On the contrary, Life Is Strange was experienced in a different way. In my first sitting, I played through episodes 1 to 3. I then waited for episodes 4 and 5 to be released before finally finishing the game in a second sitting. Did I enjoy the game? Yes, to the point where I consider Life Is Strange to be my Game of the Year for 2015. Did it have the same impact as The Walking Dead? I don't think so. Developer Dontnod Entertainment came up with a storyline that was truly engaging, but by playing the game as I did, the potential impact of some decisions and events was lessened by the ability to immediately see what would happen next.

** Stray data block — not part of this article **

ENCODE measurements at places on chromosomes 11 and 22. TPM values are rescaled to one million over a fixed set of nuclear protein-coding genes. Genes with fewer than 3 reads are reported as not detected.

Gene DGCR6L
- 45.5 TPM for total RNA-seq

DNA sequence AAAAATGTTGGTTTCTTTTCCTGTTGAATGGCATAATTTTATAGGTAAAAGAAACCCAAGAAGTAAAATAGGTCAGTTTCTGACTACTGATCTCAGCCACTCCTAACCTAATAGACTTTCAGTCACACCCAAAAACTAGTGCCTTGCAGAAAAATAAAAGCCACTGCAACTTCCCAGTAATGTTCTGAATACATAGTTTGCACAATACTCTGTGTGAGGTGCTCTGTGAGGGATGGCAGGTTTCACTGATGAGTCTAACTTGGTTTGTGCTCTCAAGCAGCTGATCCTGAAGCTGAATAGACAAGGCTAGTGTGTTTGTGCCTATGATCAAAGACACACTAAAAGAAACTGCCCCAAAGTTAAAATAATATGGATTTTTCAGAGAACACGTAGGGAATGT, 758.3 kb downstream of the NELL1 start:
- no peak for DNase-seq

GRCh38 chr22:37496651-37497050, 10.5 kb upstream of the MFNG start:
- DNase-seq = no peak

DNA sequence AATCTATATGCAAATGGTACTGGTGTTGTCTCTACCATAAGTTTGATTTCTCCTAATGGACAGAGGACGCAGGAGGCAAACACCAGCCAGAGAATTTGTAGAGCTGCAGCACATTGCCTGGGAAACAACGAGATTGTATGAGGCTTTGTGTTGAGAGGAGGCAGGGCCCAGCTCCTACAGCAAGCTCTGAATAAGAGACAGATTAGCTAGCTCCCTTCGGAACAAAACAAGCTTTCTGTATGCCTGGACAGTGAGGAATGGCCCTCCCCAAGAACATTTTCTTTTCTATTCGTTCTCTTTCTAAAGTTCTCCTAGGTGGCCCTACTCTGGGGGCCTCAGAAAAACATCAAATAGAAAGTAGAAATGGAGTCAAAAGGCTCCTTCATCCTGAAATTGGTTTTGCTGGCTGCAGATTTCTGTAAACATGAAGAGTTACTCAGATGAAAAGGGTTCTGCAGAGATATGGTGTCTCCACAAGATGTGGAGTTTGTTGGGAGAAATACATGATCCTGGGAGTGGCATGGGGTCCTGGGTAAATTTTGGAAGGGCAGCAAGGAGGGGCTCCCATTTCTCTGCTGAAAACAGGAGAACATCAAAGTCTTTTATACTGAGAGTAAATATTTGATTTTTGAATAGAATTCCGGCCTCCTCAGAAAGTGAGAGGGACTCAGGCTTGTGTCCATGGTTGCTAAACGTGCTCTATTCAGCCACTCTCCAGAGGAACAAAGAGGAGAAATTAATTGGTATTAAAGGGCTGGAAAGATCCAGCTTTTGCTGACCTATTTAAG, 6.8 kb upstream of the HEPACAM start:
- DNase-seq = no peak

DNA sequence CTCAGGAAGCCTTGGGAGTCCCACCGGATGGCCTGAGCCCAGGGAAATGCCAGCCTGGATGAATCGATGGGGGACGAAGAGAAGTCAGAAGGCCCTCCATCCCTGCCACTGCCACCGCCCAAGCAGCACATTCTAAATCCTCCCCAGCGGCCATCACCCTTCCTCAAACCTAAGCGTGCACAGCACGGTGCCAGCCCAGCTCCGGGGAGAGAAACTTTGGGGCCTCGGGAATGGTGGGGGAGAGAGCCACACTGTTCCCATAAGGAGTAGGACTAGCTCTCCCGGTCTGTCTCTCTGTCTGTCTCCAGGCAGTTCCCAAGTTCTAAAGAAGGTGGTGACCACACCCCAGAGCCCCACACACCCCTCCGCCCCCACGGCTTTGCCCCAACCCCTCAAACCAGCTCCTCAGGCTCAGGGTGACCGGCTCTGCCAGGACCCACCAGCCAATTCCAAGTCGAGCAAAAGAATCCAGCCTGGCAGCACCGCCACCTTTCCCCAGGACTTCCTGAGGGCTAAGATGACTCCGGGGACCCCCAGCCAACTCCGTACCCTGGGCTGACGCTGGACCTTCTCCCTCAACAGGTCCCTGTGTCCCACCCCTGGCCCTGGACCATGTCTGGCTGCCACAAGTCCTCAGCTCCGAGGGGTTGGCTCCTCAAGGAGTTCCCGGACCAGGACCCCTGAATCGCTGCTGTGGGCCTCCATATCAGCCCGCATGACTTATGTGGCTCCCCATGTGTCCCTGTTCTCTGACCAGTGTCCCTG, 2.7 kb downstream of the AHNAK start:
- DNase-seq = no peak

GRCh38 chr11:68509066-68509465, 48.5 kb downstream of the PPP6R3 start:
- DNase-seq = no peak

Despite the two different experiences, I still think that I'm unlikely to ever play an episodic title as each episode is released again. If anything, I'm now more likely to wait until all episodes are released before jumping into a game. Like a book, I wish to experience the story of a video game on my terms. While waiting for future episodes to be released, my control is relinquished over when the story is experienced and I am left to the whims of the developer, and that's not something with which I'm completely comfortable. For many other people, their terms involve being able to experience the whole game at once. Society as a whole has changed to where people are no longer used to waiting for things, especially when there is little reason to wait. This is where both HITMAN and Final Fantasy fit in.